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Info request: Robert C. Glier violin


Woodman
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Greetings, all. I'm looking for some general info on a Robert C. Glier violin. Sorry, I've only images of the scroll an the label, but it appears to be a hard-played violin, perhaps a trade offering? Whatever snippets of info you can offer will be appreciated.

Besides the manufacturer's name and city, the only info on the label is: No: 1793 and the date 1893

Besides a few valuations, this is all I have thus far:

Robert C. Glier I  -  Violin maker  -  (1855 – 1924)

Markneukirchen maker who emigrated to the USA 1885. Worked for Wurlitzer before establishing his own shop in Cincinnati.

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32 minutes ago, Three13 said:

The Glier I saw that seemed to be his own work was labeled “Art Violin” if I remember correctly.

That would probably be a Gemunder.

 

I have 3 Glier labeled fiddles in the shop right now. One is a Mirecourt, one is German, and the third is his. The violins that he made seem to almost always be quite large, but remember that since he was fully trained in Germany that his own instruments can be mistaken for a Germanic import. Being made of American wood is part of the equation. That and his large personal model.

The one from his hand has a handwritten label dated 1884, and the 2 others that i see have the same handwritten label. The Mirecourt has the label that you show, no. 230 dated 1888. The third is in a case somewhere in pieces, so no available info on that one. I don't know his numbering system, but it seems to me unlikely that it is a linear-sequential system.

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6 minutes ago, Robb said:

What about the Glier violins with Wurlitzer labels? Is there anyway to tell if he made the violin other than American wood?

Not aside from having sought out enough Glier violins to be able to distinguish what it is without a label. His own work has a definite style that is beyond his German training.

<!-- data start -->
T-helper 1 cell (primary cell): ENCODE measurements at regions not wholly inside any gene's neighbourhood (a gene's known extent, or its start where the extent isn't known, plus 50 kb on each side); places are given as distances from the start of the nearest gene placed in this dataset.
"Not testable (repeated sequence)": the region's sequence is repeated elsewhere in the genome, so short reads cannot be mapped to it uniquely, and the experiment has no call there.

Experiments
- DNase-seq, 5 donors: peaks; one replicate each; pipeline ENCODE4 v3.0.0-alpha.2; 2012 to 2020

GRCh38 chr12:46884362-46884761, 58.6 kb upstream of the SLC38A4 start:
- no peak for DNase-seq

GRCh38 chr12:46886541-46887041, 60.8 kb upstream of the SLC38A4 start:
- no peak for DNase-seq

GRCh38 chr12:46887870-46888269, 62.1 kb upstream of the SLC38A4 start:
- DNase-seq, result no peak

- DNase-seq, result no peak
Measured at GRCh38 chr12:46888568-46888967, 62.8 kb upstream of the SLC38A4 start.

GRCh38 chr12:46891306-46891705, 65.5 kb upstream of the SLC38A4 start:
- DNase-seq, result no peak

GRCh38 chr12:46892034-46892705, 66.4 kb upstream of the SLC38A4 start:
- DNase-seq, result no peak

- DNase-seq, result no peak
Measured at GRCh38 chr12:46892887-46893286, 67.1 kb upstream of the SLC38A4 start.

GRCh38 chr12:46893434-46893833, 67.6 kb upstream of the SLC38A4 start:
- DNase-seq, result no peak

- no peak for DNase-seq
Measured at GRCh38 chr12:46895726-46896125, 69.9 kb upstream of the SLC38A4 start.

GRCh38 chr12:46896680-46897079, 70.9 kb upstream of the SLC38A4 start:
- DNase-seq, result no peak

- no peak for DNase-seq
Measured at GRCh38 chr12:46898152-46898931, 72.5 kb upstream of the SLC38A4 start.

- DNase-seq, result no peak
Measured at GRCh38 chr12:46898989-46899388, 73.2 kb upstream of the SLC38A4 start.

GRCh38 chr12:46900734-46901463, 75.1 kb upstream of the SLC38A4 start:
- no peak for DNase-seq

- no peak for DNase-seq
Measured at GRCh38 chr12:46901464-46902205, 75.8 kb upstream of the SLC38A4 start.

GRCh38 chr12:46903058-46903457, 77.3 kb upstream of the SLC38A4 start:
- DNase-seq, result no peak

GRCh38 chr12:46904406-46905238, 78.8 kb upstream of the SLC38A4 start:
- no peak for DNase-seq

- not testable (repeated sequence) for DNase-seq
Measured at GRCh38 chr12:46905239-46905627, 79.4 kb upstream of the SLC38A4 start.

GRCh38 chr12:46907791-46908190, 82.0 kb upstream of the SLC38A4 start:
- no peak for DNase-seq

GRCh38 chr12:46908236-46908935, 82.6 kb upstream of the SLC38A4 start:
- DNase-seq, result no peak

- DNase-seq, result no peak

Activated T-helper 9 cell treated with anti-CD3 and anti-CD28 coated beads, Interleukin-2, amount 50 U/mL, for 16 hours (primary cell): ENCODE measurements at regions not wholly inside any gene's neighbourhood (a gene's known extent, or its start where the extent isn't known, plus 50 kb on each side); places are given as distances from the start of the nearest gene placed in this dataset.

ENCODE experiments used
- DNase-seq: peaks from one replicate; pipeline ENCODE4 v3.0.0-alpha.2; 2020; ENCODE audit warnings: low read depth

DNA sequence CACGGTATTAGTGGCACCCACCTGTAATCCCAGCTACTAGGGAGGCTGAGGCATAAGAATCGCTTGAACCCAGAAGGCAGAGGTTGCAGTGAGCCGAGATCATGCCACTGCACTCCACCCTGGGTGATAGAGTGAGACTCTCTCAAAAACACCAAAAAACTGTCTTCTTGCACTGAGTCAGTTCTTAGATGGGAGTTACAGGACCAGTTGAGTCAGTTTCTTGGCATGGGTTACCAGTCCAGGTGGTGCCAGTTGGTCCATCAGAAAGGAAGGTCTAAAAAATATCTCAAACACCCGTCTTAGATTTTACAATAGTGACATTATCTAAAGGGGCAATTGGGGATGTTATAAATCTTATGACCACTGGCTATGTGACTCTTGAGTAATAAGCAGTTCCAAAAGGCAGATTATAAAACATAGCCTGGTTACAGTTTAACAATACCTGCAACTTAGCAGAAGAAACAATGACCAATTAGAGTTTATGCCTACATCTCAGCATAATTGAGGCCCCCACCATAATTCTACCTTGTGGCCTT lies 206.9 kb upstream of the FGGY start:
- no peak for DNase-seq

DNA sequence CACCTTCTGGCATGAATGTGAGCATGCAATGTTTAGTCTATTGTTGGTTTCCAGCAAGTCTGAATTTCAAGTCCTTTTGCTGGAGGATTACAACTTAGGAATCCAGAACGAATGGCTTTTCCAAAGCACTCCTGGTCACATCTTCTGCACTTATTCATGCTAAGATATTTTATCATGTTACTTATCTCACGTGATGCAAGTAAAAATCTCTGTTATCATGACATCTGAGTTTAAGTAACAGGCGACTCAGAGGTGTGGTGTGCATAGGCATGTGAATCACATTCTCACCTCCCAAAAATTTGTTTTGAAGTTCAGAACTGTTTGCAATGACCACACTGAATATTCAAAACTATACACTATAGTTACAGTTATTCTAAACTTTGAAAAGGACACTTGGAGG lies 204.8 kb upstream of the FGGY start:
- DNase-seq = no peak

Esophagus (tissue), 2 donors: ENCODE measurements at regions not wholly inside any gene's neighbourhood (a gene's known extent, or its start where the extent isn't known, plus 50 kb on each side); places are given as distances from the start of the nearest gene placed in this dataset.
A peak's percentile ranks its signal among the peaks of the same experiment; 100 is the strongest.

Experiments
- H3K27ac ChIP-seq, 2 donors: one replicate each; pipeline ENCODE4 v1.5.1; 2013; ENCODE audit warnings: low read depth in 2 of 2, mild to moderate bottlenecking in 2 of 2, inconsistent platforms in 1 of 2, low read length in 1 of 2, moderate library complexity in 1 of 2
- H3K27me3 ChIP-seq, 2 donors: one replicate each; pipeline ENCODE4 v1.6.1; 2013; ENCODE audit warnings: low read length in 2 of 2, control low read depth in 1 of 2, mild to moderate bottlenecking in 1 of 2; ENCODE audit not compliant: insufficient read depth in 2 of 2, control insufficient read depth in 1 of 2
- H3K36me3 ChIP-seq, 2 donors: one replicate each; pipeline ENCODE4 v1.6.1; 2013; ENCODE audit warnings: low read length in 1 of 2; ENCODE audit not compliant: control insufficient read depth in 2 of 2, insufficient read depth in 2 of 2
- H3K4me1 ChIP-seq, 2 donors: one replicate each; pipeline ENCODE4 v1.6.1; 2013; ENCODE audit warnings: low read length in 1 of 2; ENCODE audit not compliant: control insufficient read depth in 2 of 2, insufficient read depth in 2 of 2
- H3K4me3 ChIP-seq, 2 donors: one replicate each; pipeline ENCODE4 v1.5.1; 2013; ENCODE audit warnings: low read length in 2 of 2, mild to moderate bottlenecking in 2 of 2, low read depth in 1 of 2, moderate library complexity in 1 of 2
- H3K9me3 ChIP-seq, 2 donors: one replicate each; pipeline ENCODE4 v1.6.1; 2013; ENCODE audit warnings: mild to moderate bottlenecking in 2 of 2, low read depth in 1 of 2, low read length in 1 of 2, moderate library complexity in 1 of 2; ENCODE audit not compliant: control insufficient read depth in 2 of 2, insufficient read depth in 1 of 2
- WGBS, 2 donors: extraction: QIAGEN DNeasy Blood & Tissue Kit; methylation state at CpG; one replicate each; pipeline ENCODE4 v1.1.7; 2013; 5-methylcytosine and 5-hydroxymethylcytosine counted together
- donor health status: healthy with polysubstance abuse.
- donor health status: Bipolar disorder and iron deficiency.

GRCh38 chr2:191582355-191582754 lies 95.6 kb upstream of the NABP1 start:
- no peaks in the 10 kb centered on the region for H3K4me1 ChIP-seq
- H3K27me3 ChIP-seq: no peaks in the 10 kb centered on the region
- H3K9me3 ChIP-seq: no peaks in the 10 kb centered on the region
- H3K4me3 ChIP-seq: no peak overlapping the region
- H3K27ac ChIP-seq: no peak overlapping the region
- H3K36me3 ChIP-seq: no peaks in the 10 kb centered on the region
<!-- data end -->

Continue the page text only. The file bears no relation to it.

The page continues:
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2 hours ago, duane88 said:

That would probably be a Gemunder.

 

I have 3 Glier labeled fiddles in the shop right now. One is a Mirecourt, one is German, and the third is his. The violins that he made seem to almost always be quite large, but remember that since he was fully trained in Germany that his own instruments can be mistaken for a Germanic import. Being made of American wood is part of the equation. That and his large personal model.

The one from his hand has a handwritten label dated 1884, and the 2 others that i see have the same handwritten label. The Mirecourt has the label that you show, no. 230 dated 1888. The third is in a case somewhere in pieces, so no available info on that one. I don't know his numbering system, but it seems to me unlikely that it is a linear-sequential system.

That is really valuable information, thank you very muchThat is really valuable information, thank you very much. Is his personal label in cursive? I seem to remember seeing one with cursive writing.

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Absolutely, Robb.  Any and all comments about Glier's violins, as well as any comments about anyone else doing the same thing at about the same time.

Import numbers and original pricing would be interesting. "it seems to me unlikely that it is a linear-sequential system."  Unlikely, but how many trade instruments could the shop move in the 1890s? The Depression 0f 1873 was over, and immigration was picking up.

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I have a 1909 Robert Glier Strad model that sounds exceptional to my ears.  
It's an instrument that responds to bow speed rather than pressure and is full of color.  

I've wondered if I happened upon an especially nice sounding Glier. 
Based on the auction prices you wouldn't think his instruments would sound so good. 
 

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  • 2 years later...

Robert C. Glier was born in Germany and immigrated to Northern Kentucky. His son, Robert L. Glier was born in the US. They had a studio together on 4th Street, not far from The Wurlitzer company... and sold violins through the Wurlitzer catalog. Robert C. was the uncle of Reinhold Glier.

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